One of our regular offseason traditions is the Exit Interview, where we look back at each player that got into a game for the St. Louis Cardinals in the past season. This is the 11th season we’ve done this and it’s a good way to get a view of the whole year, not just a short stretch of games. It’s sort of like a performance review before the players went off to their offseason work, spending a little time with Oli Marmol and going over what went right, what went wrong. Stats and grades are only for a player’s time in St. Louis, though splits numbers may include other teams. As always, my sincere thanks to the legend of cardinalsgifs for providing the header image!
Player: Brendan Donovan
Season stats: 126 G, 468 PA, 64 R, 21 2B, 1 3B, 5 HR, 45 RBI, 2 SB, 3 CS, 60 BB, 70 K, .281/.394/.379, 126 OPS+, 4.1 bWAR, 2.7 fWAR
Statcast: .339 xwOBA, 3.4 barrel %, 87.7 exit velocity, 37.7 hard hit %, 15.0 K %, 12.8 BB %
Best Statcast category: BB% (93rd percentile)
Worst Statcast category: Barrel % (8th percentile)
Hero/Goat: Hero 6, Goat 6
Positives: Made his major league debut April 25 and quickly became a regular starting piece of the lineup….had one four-hit game and six three-hit games….hit .282 against righties and .279 against lefties….hit .330 with a .896 OPS at Busch Stadium….his second-half OPS was just 26 points less than his first-half OPS, showing he didn’t wear down under the longer season….hit over .300 in three months (May, June, and August)….hit .375 in 27 plate appearances as a first baseman….played six different positions plus DH….in 24 plate appearances at shortstop, posted a 1.542 OPS….batted second more than any other spot and had an OPS of .838 there….had an .839 OPS when he swung at the first pitch….when he actually hit it, he hit .349….posted a 1.048 OPS when ahead in the count….hit .324 with one out in an inning….had a .994 OPS with runners in scoring position….it was .928 with two outs and RISP….hit .295 in late and close situations….hit .323 when the Cards were ahead, .324 when they were behind….had an .880 OPS in high leverage situations….slashed .414/.541/.586 in the second inning….hit .303 against relievers….had a .902 OPS against finesse pitchers….hit .346 with 11 RBI against the Cubs….nominated for and won the first ever utility Gold Glove in the National League.
Negatives: Hit .160 against left-handed starters….had a .547 OPS in July….was just 1 for 13 coming off the bench….hit .143 as the first batter of the game and .231 when he led off an inning….hit .220 as a leadoff hitter….slashed .215/.239/.319 when behind in the count….weakest in the first part of the game, putting up a .719 OPS in the first three innings….had a .643 OPS against power pitchers….had a .584 OPS against the Brewers.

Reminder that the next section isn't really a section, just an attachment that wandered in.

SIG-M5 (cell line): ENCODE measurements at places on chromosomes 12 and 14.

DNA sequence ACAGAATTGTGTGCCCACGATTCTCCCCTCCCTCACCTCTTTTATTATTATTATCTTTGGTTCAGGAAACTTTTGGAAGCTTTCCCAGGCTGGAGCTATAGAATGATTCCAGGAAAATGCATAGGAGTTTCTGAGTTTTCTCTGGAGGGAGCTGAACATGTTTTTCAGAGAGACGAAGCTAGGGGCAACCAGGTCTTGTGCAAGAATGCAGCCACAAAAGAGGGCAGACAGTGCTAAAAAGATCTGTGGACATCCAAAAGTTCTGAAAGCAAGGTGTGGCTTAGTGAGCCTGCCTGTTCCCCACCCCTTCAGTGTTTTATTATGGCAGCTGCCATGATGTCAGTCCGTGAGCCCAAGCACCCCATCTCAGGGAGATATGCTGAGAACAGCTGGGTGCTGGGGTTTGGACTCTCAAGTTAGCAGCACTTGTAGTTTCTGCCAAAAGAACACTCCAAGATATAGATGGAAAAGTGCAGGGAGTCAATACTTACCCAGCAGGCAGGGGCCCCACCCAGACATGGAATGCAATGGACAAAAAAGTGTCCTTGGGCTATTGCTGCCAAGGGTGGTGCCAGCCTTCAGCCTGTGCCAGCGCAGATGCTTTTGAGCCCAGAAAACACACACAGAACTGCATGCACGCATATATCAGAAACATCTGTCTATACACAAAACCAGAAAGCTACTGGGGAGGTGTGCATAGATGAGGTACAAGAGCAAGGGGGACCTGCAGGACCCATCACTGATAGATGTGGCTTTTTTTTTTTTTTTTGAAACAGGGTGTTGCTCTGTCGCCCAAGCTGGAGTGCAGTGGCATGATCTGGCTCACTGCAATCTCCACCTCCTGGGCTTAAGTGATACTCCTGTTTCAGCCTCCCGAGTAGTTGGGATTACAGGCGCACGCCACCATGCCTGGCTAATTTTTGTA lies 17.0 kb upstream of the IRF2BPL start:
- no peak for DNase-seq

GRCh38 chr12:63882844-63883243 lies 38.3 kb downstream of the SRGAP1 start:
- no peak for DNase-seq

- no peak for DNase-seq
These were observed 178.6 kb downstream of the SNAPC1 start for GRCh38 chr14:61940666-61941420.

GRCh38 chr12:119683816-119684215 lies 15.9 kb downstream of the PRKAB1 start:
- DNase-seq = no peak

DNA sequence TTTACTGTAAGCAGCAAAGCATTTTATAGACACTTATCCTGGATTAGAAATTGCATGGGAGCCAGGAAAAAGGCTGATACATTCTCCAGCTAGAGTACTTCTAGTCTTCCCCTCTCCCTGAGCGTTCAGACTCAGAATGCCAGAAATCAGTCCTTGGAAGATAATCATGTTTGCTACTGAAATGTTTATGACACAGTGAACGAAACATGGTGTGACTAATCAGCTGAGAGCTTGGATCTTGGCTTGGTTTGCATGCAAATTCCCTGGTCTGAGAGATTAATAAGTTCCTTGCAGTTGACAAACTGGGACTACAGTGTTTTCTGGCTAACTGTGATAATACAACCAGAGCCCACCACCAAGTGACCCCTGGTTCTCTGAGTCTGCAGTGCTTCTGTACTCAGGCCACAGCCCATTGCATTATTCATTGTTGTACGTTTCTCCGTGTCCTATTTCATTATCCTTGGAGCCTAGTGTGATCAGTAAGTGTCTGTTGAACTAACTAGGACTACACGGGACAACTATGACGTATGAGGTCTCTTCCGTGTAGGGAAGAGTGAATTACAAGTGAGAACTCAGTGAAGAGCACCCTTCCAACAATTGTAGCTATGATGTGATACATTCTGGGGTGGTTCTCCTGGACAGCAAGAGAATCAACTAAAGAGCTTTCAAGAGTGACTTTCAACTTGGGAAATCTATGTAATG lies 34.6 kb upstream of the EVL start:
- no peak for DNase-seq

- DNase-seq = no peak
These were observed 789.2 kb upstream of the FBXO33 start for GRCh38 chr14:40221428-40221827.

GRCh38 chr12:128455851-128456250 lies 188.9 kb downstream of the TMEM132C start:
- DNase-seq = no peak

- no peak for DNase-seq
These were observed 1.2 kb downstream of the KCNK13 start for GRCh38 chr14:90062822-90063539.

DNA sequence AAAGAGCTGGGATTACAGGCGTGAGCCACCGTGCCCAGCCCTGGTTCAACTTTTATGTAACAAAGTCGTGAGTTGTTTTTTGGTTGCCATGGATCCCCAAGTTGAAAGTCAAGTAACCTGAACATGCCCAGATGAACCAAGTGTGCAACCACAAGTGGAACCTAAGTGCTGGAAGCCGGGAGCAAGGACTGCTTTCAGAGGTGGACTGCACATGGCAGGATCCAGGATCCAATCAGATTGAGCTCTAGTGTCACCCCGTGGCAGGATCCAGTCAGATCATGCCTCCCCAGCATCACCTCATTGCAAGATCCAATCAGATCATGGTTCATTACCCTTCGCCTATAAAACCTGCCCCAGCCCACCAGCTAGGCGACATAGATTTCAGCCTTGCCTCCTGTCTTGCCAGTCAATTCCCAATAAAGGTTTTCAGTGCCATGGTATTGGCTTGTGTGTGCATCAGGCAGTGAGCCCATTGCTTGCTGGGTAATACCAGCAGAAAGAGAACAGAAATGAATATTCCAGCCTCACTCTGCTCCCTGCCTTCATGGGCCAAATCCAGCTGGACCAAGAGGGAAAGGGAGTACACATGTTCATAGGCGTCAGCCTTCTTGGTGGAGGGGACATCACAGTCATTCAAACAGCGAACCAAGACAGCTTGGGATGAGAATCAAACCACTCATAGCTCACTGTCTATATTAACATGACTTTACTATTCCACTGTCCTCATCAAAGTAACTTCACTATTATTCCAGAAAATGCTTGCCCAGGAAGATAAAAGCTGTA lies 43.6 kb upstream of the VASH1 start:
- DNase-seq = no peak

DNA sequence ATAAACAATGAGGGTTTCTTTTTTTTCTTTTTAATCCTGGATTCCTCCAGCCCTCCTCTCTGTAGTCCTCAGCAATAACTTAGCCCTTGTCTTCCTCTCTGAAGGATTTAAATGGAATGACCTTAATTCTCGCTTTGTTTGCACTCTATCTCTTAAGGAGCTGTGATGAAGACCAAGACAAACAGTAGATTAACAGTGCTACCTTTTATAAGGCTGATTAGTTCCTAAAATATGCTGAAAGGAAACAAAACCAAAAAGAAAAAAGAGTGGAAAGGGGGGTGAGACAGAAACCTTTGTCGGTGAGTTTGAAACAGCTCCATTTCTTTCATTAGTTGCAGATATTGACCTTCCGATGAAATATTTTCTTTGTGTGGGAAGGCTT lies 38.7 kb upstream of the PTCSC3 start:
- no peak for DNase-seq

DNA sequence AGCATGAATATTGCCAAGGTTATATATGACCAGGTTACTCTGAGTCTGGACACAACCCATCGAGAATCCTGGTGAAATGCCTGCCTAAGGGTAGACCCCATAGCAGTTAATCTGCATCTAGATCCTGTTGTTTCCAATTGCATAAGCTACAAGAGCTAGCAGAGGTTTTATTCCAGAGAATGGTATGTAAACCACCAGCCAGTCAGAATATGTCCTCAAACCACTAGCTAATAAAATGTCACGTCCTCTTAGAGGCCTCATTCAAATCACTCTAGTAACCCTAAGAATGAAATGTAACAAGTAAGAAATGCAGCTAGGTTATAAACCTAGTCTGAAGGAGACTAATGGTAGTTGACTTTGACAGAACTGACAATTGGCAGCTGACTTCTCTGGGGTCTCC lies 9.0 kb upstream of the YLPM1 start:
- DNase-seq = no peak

Overview: We said earlier today that Ben DeLuzio was a name that came out of nowhere. Kyle Reis had made sure Donovan wasn’t the same sort of surprise, talking him up for at least the last year or so. Donovan had a good spring, enough to get on the radar, and it wasn’t long before the club made the move to bring him up to help the middle infield with Paul DeJong scuffling. Donovan took the opportunity and ran with it (most likely losing his helmet along the way). Donovan had some big hits along the way–the home run in San Diego to help break a terrible offensive funk comes to mind immediately–and also played all around the field without missing a beat. We’ve often said that Tommy Edman would be a great super sub but he’s always been forced to start at a position regularly. Donovan showed just how valuable a super utility guy could be. Once you get past the big names, Donovan was farther up the team MVP list than you would have thought at the beginning of the season.
Outlook: Now to do it again! Donovan won’t be a nice bonus next season but will be expected to be a huge part of the plans. There’s always the risk that a rookie is going to struggle in his second season–we’ve talked about that some with Dylan Carlson–but Donovan’s all around game should keep him from cratering. It’s unlikely that he’ll have to start in a certain spot next year, especially if the Cardinals shore up the team as expected in the winter, so he will be free to bounce around, get regular at bats while others rest, and hopefully continue to be this generation’s Jose Oquendo.